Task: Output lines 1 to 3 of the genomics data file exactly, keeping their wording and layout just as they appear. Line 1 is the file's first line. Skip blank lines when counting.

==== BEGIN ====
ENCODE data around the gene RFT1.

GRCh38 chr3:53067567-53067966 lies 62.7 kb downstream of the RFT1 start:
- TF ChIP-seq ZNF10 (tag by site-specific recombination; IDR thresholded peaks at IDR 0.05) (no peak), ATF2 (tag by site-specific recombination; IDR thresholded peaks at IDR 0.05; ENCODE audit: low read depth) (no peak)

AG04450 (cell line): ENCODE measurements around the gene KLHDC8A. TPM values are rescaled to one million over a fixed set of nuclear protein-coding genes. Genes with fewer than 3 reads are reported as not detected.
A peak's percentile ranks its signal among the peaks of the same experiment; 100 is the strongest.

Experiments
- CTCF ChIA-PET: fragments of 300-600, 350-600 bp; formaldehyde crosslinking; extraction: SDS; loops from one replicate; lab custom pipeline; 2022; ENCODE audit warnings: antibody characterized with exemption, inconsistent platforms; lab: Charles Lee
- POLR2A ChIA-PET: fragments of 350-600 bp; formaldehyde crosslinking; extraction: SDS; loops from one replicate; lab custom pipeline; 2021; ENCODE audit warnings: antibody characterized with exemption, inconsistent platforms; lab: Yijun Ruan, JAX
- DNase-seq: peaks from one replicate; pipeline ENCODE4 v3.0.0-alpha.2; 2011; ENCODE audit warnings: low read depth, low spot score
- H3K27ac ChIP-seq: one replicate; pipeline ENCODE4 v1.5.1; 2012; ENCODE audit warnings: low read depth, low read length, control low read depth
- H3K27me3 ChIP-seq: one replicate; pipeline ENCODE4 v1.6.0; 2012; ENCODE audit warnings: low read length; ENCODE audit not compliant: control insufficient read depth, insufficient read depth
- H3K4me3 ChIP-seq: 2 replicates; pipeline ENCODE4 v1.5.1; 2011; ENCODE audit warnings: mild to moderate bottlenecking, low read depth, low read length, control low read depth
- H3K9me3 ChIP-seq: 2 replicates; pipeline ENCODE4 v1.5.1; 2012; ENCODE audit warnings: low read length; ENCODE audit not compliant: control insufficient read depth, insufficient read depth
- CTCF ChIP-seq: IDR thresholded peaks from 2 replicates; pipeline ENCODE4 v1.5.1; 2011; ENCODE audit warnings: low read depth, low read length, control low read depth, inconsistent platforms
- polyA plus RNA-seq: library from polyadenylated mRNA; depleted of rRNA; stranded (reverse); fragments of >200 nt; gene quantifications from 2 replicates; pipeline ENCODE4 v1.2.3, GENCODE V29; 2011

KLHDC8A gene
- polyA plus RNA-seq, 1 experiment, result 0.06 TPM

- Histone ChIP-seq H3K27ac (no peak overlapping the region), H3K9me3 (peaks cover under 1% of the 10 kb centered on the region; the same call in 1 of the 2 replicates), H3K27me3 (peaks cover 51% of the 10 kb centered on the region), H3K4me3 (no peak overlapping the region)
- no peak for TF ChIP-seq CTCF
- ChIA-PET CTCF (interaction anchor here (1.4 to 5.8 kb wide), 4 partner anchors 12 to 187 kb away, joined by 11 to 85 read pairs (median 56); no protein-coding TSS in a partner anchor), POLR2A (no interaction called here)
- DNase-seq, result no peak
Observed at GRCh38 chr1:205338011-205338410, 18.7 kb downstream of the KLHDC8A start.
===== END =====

ENCODE data around the gene RFT1.

GRCh38 chr3:53067567-53067966 lies 62.7 kb downstream of the RFT1 start:
- TF ChIP-seq ZNF10 (tag by site-specific recombination; IDR thresholded peaks at IDR 0.05) (no peak), ATF2 (tag by site-specific recombination; IDR thresholded peaks at IDR 0.05; ENCODE audit: low read depth) (no peak)